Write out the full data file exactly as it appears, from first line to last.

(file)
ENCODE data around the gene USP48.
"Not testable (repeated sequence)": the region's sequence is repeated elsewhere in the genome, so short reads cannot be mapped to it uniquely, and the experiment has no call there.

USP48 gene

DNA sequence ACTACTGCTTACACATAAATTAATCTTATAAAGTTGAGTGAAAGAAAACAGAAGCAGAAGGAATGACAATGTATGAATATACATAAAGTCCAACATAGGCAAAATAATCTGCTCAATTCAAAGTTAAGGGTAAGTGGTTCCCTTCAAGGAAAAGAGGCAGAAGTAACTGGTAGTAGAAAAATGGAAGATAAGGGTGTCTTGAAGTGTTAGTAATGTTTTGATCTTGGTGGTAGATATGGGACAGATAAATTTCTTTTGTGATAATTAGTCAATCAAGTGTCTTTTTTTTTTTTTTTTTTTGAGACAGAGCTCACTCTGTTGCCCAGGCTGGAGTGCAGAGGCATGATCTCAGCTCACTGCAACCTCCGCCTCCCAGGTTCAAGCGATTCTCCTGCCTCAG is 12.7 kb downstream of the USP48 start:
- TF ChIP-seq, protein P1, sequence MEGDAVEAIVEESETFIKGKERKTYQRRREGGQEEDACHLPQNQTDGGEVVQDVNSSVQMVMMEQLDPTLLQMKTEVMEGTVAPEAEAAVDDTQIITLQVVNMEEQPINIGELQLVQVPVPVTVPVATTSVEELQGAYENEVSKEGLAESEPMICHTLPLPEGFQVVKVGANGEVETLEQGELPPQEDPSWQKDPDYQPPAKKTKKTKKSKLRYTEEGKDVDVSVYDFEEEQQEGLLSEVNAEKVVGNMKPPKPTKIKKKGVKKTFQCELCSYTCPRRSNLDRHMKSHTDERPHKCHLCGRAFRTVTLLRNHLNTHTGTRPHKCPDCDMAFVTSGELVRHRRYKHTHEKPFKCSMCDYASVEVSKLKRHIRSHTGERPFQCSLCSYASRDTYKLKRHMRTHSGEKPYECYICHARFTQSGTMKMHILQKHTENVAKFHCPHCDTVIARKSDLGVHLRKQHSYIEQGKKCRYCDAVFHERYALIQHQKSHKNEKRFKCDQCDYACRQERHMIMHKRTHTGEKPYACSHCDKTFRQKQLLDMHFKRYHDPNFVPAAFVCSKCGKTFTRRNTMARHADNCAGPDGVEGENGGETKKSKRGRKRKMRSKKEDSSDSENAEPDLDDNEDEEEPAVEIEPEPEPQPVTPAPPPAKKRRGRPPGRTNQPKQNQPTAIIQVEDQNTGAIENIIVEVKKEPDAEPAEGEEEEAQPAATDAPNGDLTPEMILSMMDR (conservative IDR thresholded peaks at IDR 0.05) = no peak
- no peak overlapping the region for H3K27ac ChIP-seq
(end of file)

ENCODE data around the gene USP48.
"Not testable (repeated sequence)": the region's sequence is repeated elsewhere in the genome, so short reads cannot be mapped to it uniquely, and the experiment has no call there.

USP48 gene

DNA sequence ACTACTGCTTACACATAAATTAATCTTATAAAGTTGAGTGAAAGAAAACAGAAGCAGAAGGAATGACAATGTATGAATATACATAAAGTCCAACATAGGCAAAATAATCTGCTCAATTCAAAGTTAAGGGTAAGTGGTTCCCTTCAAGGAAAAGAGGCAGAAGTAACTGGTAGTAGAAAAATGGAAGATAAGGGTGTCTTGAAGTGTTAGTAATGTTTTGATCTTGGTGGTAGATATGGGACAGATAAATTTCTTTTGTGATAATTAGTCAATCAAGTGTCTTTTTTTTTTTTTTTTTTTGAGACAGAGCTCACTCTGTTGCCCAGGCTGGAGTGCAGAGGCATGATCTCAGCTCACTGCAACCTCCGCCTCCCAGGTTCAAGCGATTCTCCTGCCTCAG is 12.7 kb downstream of the USP48 start:
- TF ChIP-seq, protein P1, sequence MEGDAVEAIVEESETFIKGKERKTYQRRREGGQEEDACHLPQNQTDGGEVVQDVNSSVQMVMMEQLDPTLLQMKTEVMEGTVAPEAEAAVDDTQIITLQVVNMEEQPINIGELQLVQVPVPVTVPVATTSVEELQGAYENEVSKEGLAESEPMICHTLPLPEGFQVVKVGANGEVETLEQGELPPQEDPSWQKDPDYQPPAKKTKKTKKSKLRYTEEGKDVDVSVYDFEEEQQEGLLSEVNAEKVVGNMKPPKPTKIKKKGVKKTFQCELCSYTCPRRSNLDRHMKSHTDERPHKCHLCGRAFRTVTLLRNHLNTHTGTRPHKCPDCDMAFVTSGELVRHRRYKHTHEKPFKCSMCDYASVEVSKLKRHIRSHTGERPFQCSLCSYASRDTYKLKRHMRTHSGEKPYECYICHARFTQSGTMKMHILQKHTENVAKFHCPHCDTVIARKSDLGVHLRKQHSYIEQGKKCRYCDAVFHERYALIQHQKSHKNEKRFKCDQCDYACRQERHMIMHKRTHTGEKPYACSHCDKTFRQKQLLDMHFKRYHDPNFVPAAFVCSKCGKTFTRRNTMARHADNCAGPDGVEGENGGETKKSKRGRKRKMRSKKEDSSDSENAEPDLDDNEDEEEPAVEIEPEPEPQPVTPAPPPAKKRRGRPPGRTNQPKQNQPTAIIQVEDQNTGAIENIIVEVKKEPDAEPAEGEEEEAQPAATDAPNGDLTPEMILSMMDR (conservative IDR thresholded peaks at IDR 0.05) = no peak
- no peak overlapping the region for H3K27ac ChIP-seq